A federal judge overseeing the first nationwide trial involving sudden, unintended acceleration has tentatively issued a sanction against Toyota, concluding that the company’s failure to contact a lawyer for the victims of a 2010 car crash before inspecting the vehicle cast a “cloud of suspicion” over its behavior.
U.S. District Judge James Selna issued a tentative order on May 30 finding that Toyota had violated his order to preserve data by failing to contact a lawyer for the crash victims before conducting the inspection.
“It is clear that Toyota understood it was in a pre-litigation phase when it inspected the Van Alfen vehicle,” he wrote, referring to the deceased driver, Paul Van Alfen. “It is equally clear that Toyota understood that the Van Alfen family was represented by counsel … They were simply not given the opportunity to be present. These facts alone cast a cloud of suspicion over the November 19, 2010 inspection.”
However, he also found no evidence that Toyota had engaged in the “Machiavellian conduct” of altering data during the inspection. As a result, he concluded that a jury instruction would be appropriate, but didn’t divulge exactly what it would say — other than he might order a shift in the burden of proof. The case is scheduled to go to trial on Feb. 19, 2013.
During a hearing later the same day addressing the tentative order, Toyota attorney Vincent Galvin railed against Selna’s order, calling it “plain wrong”— unsupported by the facts and beyond the authority of the court.
“If I’d known then I’d be faced with a motion, and the court would base a sanction on a duty that doesn’t exist in the law, I would have done everything differently,” said Galvin, managing partner of the San Jose, Calif., office of Bowman and Brooke. “To put us in a position that affects our ability to defend the merits of this case because your honor thinks we should have made a call — that just isn’t correct. It’s not consistent with the law, and I think it’s beyond the discretion the court has.”
Toyota spokeswoman Celeste Migliore issued a statement following the hearing: “This motion by plaintiffs’ counsel should be seen for what it is: a baseless and desperate effort to dismiss clear and convincing evidence that devastates their case. This transparent attempt to raise doubts about the vehicle inspection process by fabricating a continuous stream of demonstrably false and misleading theories is entirely without merit. Toyota has clearly shown that the evidence at issue was appropriately preserved and that there was no corruption of the data from the vehicle’s Event Data Recorder.”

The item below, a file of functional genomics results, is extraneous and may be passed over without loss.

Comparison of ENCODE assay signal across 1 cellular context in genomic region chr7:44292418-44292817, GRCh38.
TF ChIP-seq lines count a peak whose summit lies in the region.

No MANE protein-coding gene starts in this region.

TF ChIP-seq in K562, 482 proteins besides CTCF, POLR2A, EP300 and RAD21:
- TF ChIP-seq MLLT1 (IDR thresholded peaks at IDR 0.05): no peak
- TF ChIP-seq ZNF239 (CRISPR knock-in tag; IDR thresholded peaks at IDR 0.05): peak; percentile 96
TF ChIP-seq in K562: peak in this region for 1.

The device to which she referred is similar to an airplane’s “black box” and records what a car was doing at the time of a crash. Plaintiffs lawyer Mark Robinson — alleging the device was corrupted during the inspection — sought the extreme sanction of terminating the case through a default judgment that would allow plaintiffs to immediately seek damages.
Alternatively, he suggested a lesser sanction that would prevent Toyota’s use of evidence from the device, or a jury instruction in lieu of those two options.
The sanctions dispute was the latest roadblock in the first bellwether case in the multidistrict litigation against Toyota. The case involves a 2008 Camry that allegedly suddenly accelerated and crashed into an exit ramp wall in Utah, killing Van Alfen. Another passenger died at the hospital and two were injured.
In September, Toyota moved to dismiss the case on jurisdictional ground, arguing that it did not belong in federal court because the local dealership that serviced the vehicle was named as a defendant. The dealership was later dropped from the case, resolving the issue.
Selna did not finalize his tentative order during the hearing. Instead, he asked both sides to provide additional briefs regarding whether the case should remain as first in line.
“It seems to me that’s a fairly obvious question on the table given extended factual issues on both sides that are truly unique to Van Alfen,” Selna said.
He scheduled a hearing on that issue for June 13.
The first case to go to trial is important because its outcome could prove a harbinger for more than 200 additional cases pending in federal court in Santa Ana, Calif. About 100 of those involve personal injury or wrongful death; the rest deal with economic damages to Toyota customers.
Since the original sanctions motion was filed, both sides have filed a barrage of motions, replies and expert declarations concerning what happened on Nov. 19, 2010 — the day that Toyota and government regulators inspected Van Alfen’s car. The accident occurred on Nov. 5, 2010.